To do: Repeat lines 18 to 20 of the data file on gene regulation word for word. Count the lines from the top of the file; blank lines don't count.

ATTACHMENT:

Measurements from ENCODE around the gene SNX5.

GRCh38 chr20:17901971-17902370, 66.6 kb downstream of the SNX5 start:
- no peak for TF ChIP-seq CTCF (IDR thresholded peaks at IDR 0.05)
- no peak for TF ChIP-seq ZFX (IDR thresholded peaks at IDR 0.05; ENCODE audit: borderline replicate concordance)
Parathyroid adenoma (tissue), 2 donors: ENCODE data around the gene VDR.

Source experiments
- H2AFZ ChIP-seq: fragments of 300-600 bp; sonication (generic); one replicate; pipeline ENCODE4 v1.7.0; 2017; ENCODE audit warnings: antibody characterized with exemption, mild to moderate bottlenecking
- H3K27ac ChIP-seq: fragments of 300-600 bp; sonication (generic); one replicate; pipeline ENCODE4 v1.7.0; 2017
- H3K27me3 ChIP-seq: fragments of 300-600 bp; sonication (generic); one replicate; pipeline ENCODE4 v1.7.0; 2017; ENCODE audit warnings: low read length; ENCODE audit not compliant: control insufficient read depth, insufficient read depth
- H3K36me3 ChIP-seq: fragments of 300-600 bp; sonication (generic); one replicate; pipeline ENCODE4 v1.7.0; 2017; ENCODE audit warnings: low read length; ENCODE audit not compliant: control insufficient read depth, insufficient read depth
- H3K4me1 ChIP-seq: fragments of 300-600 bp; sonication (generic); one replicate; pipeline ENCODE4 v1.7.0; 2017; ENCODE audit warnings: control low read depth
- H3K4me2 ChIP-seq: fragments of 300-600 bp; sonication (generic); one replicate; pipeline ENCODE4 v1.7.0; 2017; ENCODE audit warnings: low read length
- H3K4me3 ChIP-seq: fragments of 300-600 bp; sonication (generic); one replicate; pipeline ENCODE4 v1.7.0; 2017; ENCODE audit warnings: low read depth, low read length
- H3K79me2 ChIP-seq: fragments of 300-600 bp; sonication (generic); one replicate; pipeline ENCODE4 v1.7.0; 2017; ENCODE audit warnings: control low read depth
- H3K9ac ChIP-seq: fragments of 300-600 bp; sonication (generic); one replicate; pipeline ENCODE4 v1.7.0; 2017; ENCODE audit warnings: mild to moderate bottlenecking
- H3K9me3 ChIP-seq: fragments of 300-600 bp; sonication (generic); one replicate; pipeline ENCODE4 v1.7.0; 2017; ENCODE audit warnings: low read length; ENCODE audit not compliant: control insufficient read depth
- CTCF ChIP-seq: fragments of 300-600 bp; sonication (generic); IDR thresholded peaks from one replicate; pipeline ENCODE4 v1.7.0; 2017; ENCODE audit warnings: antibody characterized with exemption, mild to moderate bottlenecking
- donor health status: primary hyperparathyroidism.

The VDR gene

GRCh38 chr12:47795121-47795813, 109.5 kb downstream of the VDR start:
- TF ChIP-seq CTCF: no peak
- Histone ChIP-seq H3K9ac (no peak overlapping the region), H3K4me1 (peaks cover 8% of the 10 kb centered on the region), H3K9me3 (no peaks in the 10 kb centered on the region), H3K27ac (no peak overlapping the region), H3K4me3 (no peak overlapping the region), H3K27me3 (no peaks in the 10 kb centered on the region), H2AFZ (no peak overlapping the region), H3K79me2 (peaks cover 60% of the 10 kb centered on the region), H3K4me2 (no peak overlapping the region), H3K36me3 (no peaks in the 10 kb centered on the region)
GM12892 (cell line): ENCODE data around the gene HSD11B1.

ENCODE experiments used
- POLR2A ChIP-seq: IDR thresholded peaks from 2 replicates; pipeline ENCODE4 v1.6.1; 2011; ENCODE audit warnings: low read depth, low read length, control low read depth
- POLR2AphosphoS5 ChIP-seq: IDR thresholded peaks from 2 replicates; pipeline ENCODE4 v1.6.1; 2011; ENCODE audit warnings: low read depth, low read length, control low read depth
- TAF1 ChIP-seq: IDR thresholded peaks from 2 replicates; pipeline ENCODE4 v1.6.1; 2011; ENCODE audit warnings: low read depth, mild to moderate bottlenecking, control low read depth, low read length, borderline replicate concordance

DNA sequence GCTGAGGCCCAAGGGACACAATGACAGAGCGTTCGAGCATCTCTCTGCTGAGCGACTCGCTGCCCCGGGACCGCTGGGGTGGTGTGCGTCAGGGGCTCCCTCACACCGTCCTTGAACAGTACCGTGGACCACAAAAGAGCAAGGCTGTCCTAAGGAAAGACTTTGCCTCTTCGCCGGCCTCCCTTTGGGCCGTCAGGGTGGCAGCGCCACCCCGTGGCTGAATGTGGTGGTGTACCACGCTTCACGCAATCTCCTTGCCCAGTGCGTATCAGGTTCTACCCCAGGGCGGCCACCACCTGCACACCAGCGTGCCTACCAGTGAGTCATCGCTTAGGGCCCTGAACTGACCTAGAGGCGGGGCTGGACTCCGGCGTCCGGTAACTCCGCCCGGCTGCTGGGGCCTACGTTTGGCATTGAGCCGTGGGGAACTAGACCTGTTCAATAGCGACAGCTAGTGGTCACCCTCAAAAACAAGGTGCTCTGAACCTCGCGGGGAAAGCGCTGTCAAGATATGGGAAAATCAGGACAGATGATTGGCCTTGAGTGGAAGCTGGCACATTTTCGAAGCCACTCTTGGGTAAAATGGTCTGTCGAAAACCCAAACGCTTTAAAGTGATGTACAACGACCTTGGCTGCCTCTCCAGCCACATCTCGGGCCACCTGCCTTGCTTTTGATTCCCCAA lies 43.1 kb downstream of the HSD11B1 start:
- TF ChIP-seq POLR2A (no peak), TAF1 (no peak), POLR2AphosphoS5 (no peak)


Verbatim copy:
- donor health status: primary hyperparathyroidism.

The VDR gene

GRCh38 chr12:47795121-47795813, 109.5 kb downstream of the VDR start: